Once the pitcher separates his hands, he has committed himself to pitch. Stepping off the rubber alleviates his obligation to pitch as he is now an infielder. Which came first, the chicken or the egg? If the pitcher clearly separates, and then decides to step off, it is a balk. If the pitcher starts to step, but before he completes his step he separates his hands, he’s fine. If he does it at the same time, the umpire should provide some leniency.
OBR rule 6.02 (a) comment: Umpires should bear in mind that the purpose of the balk rule is to prevent the pitcher from deliberately deceiving the base runner. If there is doubt in the umpire’s mind, the “intent” of the pitcher should govern.
I play shortstop and I pitch for my freshman team and every time I throw a ball it’s not accurate I feel like I think too much about the throw but at the same time, I feel as if there is something wrong in my mechanics but mainly the ball goes off to the side and is rarely on target.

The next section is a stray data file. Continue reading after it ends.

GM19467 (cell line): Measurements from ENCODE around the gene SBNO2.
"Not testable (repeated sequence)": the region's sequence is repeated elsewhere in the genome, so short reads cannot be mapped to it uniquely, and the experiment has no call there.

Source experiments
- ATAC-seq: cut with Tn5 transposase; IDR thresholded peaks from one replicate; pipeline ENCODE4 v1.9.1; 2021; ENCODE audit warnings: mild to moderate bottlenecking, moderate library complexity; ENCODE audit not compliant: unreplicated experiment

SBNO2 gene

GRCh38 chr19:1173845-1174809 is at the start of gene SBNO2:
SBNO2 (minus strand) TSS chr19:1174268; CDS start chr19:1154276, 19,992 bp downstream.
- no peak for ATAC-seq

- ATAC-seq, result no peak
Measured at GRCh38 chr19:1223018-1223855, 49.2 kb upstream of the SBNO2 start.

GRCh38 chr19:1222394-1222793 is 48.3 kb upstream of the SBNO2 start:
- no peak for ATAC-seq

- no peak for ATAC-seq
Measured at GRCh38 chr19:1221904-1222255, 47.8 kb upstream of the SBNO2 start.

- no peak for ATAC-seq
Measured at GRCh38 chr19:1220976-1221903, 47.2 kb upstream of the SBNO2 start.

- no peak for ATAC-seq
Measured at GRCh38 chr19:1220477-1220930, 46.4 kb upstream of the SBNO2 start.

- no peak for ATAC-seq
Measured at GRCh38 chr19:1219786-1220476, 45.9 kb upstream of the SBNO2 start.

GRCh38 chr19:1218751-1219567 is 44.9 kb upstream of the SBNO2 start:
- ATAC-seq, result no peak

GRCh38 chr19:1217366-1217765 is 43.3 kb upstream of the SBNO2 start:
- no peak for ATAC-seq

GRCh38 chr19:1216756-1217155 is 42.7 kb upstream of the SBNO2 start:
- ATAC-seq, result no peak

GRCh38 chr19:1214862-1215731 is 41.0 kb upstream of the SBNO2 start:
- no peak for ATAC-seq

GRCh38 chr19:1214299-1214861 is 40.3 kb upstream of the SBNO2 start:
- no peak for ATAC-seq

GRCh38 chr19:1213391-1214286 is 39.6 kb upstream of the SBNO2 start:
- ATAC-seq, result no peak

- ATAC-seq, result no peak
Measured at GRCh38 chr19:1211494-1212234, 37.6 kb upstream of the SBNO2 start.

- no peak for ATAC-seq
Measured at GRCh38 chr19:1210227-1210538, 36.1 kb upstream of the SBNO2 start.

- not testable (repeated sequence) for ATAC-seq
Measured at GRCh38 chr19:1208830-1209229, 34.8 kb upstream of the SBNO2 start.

While learning to throw a ball harder, you cannot go wrong with consulting professionals.
I can ask your school coach for tips and corrections on how to pitch fast. They can spot what you have been doing wrong at a single glance.